I think I feel another blog coming on – this is the power you have to inspire me. Maybe you would consider a regular knitting post with a regular update of your current peg bag progress and works in process?

On a more serious note I got quite choked when I opened the parcel and found the beautifully knitted bag with the proud red ribbon which indeed I shall treasure forever for the thought and time that went into it – also by the things you wrote about your mum and how she loved collecting things. I remember as well how she loved her box of pastels and kept them in colour coordinated rows like miniature sticks of that pastelly kind of rock and didn’t want to break them.

On the few times when its not raining in Blackburn and I get the chance to hang my washing out to dry, I also take great pleasure in arranging the colours and sizes which perhaps says something about us as a family, as in artistic, creative and possibly sufferers of OCD.

I hope all goes well with your check up – it must be a cause for anxiety, fingers crossed – but not when you’re knitting of course.

With lots of love and thank you so much for my lovely work of art peg bag’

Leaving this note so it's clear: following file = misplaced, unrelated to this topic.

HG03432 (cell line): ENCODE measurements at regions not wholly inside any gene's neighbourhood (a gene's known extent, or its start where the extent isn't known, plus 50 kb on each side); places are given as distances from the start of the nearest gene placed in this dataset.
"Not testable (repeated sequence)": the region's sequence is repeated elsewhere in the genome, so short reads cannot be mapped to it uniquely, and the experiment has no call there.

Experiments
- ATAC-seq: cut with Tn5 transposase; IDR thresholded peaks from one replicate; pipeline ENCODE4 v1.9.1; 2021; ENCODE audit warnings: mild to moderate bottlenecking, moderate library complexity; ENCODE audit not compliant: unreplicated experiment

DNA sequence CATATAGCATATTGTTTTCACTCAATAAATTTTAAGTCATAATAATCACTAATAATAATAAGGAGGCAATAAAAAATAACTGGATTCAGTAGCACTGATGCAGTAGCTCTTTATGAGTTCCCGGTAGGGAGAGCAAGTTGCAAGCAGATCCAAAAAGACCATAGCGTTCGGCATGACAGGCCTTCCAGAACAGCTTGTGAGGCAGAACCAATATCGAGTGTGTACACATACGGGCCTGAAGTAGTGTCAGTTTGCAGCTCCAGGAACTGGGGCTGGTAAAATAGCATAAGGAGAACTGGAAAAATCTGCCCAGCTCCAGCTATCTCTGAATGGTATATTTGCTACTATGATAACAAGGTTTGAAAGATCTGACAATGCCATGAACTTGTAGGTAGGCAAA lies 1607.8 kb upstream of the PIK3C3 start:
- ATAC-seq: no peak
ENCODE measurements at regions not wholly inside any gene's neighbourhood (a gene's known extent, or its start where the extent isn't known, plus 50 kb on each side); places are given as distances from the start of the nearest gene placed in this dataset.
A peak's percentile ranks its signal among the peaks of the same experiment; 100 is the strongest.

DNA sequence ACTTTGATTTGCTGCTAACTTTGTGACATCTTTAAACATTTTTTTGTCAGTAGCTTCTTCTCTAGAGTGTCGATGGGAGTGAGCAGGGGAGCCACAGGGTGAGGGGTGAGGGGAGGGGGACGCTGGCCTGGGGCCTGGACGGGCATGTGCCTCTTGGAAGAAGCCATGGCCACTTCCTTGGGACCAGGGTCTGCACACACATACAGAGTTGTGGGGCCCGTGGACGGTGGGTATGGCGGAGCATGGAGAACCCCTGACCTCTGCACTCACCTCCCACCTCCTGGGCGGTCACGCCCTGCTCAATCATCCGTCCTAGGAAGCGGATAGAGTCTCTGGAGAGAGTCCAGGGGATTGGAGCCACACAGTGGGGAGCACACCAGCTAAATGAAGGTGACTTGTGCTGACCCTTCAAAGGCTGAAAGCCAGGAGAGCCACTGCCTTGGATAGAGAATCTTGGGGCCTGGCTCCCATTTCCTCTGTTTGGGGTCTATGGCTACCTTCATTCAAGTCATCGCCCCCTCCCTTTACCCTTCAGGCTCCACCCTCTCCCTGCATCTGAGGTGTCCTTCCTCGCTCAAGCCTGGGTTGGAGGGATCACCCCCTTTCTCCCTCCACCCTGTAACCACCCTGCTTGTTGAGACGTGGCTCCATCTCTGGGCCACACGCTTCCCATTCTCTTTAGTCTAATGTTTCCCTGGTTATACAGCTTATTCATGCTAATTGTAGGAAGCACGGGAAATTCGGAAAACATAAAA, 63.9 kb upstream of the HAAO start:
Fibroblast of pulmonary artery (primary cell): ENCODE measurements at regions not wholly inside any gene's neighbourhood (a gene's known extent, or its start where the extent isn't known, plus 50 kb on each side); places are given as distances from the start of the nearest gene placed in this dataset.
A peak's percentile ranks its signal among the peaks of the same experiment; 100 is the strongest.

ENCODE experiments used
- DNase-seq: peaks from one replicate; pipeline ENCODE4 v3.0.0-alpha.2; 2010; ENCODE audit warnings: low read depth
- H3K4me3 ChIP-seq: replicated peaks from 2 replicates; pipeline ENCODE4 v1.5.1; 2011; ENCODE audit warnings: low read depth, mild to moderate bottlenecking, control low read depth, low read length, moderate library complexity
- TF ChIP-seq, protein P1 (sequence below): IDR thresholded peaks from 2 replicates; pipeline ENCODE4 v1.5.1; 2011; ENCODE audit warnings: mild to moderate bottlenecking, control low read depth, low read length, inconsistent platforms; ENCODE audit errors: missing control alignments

Kay wrote @

My friend Rachel, the one that had the peg bag from my mum for her wedding, was so keen that I add to my own knitting repetoire, which up until very recently was made up my mum’s pegbag pattern only, that she and her brand new husband sent me an article called ‘The Rebel Knitters’ Guide’. In it were the most useless patterns ever, including a variety of ‘fruit cosies’.
I think the look on their faces when they opened their his and hers matching banana cosies the day after their wedding was pleasure!
I’d personalised them – hers with a delicate pink ribbon and his with a bright green pom-pom dangling from the end. Of course, as a man, the new husband felt his wasn’t going to be long enough for his bananas, although I’d followed the pattern very carefully – ‘a good 9 inches’ it said!

  Pete Widrick wrote @

I’ve been checking your blog for a while now, seems like everyday I learn something new 🙂 Thanks